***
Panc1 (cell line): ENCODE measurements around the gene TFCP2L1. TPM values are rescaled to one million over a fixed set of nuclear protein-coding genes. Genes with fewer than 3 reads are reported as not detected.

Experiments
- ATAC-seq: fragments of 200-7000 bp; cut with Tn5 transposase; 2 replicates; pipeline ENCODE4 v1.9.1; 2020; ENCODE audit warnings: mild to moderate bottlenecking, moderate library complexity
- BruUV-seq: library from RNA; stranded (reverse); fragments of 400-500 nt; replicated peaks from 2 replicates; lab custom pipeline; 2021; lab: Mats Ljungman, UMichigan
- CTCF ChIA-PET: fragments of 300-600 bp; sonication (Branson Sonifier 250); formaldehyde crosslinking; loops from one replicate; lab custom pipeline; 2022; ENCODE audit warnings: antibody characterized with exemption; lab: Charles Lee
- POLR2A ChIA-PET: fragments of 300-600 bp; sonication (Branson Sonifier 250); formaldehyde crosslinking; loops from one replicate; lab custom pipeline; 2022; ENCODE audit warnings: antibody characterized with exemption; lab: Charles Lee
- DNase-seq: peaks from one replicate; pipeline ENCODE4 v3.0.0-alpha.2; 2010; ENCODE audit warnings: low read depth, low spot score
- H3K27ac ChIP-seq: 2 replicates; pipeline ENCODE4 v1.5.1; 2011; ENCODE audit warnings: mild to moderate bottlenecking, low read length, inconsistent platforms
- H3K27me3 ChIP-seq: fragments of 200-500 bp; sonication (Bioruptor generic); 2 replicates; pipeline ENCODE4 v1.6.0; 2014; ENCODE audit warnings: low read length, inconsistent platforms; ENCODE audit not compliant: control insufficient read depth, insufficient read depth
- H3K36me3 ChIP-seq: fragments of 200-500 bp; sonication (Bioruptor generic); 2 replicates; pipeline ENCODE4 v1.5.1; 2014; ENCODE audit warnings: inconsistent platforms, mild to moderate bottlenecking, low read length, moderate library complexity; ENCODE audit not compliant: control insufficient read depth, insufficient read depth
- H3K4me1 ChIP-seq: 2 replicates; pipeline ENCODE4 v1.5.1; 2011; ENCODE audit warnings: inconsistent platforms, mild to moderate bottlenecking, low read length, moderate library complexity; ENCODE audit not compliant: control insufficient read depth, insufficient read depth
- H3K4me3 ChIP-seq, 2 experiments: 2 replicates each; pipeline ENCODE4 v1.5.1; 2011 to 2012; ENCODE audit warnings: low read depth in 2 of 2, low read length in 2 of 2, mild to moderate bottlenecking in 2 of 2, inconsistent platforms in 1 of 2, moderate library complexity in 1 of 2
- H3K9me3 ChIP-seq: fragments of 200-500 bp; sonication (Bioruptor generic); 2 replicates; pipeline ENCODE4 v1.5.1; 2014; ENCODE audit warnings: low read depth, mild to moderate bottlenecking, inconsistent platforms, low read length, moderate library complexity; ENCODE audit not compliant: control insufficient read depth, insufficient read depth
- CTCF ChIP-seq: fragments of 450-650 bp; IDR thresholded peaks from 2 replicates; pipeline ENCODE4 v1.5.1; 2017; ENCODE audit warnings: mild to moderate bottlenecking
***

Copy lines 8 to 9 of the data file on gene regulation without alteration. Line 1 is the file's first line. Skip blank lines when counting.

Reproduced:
- H3K27ac ChIP-seq: 2 replicates; pipeline ENCODE4 v1.5.1; 2011; ENCODE audit warnings: mild to moderate bottlenecking, low read length, inconsistent platforms
- H3K27me3 ChIP-seq: fragments of 200-500 bp; sonication (Bioruptor generic); 2 replicates; pipeline ENCODE4 v1.6.0; 2014; ENCODE audit warnings: low read length, inconsistent platforms; ENCODE audit not compliant: control insufficient read depth, insufficient read depth